In his Saturday evening session, Mike Boyle discussed the importance of body control in lead changes. "Getting control of your horse's body is really the secret to success," he said during his session. "You have to be able to control the front and back end of your horse independently and maintain forward motion to get correct lead changes."
Breaking the lead change elements down into component parts, Boyle taught the four riders in the session how to control their horses' hips and shoulders to achieve lead changes. When changing leads, the horse will be required to tip their nose and their hip in the direction of the new lead, so riders practiced this at a walk, and then progressed to the lope.
Once loping, however, Boyle emphasized the training needed to keep your horse from anticipating the change. "Changing in a straight line is a harder change, but it allows you to see how well you have control of your horse's momentum and hips," he said. "A directional change on the circle is easier, but the danger is that your horse could start to expect that every change in direction means a lead change."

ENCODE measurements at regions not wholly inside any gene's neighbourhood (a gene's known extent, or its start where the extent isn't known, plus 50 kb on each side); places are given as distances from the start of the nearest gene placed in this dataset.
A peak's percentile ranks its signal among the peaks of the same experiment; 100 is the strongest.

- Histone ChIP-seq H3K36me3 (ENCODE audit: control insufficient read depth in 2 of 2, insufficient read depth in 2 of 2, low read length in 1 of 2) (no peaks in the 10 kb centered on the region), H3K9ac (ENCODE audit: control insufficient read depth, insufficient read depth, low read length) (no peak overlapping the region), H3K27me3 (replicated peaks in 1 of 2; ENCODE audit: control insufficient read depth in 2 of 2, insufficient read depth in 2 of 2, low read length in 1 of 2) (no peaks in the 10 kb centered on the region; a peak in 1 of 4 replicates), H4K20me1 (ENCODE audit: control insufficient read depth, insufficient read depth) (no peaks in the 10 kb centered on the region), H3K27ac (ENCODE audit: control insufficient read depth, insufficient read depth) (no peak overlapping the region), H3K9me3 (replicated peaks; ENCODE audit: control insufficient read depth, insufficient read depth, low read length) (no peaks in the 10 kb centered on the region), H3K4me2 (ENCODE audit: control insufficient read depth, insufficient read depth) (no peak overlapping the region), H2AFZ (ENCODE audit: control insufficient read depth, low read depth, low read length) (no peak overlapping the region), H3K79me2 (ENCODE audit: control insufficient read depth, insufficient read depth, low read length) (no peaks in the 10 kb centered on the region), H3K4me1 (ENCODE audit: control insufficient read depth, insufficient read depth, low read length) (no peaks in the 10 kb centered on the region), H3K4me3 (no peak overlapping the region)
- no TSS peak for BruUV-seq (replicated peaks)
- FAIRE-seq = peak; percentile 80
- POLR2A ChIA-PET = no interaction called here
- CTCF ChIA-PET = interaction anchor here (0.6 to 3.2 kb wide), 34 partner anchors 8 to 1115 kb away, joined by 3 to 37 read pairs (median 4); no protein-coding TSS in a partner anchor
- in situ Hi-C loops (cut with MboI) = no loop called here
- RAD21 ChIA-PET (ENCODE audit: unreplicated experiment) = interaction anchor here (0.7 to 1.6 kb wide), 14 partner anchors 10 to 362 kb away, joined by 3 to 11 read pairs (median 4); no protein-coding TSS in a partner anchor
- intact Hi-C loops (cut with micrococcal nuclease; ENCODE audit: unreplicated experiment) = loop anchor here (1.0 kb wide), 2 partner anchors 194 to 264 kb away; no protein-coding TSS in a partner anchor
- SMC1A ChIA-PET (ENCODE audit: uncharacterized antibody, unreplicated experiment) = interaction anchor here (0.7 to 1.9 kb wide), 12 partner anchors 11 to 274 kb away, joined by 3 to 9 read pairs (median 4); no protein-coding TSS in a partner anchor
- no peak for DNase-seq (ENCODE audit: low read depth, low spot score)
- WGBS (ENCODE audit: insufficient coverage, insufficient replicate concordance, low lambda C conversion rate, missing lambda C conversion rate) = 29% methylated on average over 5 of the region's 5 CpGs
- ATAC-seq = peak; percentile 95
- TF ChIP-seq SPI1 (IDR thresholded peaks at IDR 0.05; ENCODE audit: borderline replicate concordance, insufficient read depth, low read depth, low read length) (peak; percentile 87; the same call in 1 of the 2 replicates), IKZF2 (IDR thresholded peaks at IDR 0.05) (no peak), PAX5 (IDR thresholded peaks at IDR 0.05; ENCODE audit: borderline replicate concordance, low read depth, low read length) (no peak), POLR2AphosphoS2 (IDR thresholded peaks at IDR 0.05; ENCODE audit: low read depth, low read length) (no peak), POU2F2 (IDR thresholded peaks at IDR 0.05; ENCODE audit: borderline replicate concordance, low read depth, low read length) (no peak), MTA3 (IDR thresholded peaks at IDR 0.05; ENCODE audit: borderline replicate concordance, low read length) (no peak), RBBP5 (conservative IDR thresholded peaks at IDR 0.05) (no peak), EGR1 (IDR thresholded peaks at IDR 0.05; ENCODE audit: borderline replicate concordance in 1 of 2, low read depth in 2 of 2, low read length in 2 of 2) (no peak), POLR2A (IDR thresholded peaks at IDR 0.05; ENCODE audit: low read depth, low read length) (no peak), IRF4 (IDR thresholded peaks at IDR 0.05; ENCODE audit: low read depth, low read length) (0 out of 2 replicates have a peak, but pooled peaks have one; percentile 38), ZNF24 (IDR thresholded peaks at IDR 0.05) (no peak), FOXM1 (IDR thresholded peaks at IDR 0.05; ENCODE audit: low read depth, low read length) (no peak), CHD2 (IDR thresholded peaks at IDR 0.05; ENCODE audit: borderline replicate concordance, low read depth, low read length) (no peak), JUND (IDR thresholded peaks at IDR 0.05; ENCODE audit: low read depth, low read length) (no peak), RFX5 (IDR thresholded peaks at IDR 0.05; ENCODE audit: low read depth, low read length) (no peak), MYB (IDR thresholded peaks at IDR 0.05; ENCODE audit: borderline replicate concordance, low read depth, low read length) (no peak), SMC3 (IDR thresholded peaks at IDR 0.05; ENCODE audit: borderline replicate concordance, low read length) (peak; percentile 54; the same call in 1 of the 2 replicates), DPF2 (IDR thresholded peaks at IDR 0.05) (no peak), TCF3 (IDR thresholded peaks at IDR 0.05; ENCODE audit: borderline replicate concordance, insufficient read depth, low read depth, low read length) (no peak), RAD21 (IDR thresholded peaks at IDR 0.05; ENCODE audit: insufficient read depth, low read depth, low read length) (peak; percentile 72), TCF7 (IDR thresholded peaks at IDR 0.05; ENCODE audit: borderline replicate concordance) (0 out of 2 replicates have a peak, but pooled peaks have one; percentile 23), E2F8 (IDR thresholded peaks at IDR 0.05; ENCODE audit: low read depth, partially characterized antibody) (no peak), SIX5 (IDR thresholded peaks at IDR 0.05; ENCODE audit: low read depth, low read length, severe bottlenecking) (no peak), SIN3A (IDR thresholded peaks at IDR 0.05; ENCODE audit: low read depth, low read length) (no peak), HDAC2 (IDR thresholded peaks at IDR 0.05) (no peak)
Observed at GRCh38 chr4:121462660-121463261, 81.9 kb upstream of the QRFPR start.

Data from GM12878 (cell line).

Boyle encouraged the riders to use counter-cantering as a training tool, as this reinforces that a directional change doesn't mean a lead change. "One upper level drill that you can teach your horse is to do a counter-canter to counter canter lead change," he said. During this maneuver, the horse still changes at the centre point of the figure eight, but they hold a counter-canter on each circle.
"Lead changes are all about body control and forward motion," he said. "Once you have these tools, then you'll be ready to change."
On Sunday, Boyle will be offering his final clinic, which will be on the rollback and trouble-shooting.